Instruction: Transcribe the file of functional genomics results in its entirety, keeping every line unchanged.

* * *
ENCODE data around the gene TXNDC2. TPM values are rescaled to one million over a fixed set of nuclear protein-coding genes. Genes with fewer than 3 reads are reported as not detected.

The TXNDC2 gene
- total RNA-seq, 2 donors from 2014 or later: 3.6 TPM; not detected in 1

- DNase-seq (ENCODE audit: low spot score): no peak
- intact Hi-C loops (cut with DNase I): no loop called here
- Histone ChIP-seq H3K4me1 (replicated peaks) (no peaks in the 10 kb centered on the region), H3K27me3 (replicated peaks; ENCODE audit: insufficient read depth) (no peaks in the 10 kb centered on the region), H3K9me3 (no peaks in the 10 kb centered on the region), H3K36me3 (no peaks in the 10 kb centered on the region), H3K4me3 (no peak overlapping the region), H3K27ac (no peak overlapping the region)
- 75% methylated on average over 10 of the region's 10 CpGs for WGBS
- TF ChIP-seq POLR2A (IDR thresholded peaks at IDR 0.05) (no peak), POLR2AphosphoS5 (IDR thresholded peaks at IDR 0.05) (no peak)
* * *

ENCODE data around the gene TXNDC2. TPM values are rescaled to one million over a fixed set of nuclear protein-coding genes. Genes with fewer than 3 reads are reported as not detected.

The TXNDC2 gene
- total RNA-seq, 2 donors from 2014 or later: 3.6 TPM; not detected in 1

- DNase-seq (ENCODE audit: low spot score): no peak
- intact Hi-C loops (cut with DNase I): no loop called here
- Histone ChIP-seq H3K4me1 (replicated peaks) (no peaks in the 10 kb centered on the region), H3K27me3 (replicated peaks; ENCODE audit: insufficient read depth) (no peaks in the 10 kb centered on the region), H3K9me3 (no peaks in the 10 kb centered on the region), H3K36me3 (no peaks in the 10 kb centered on the region), H3K4me3 (no peak overlapping the region), H3K27ac (no peak overlapping the region)
- 75% methylated on average over 10 of the region's 10 CpGs for WGBS
- TF ChIP-seq POLR2A (IDR thresholded peaks at IDR 0.05) (no peak), POLR2AphosphoS5 (IDR thresholded peaks at IDR 0.05) (no peak)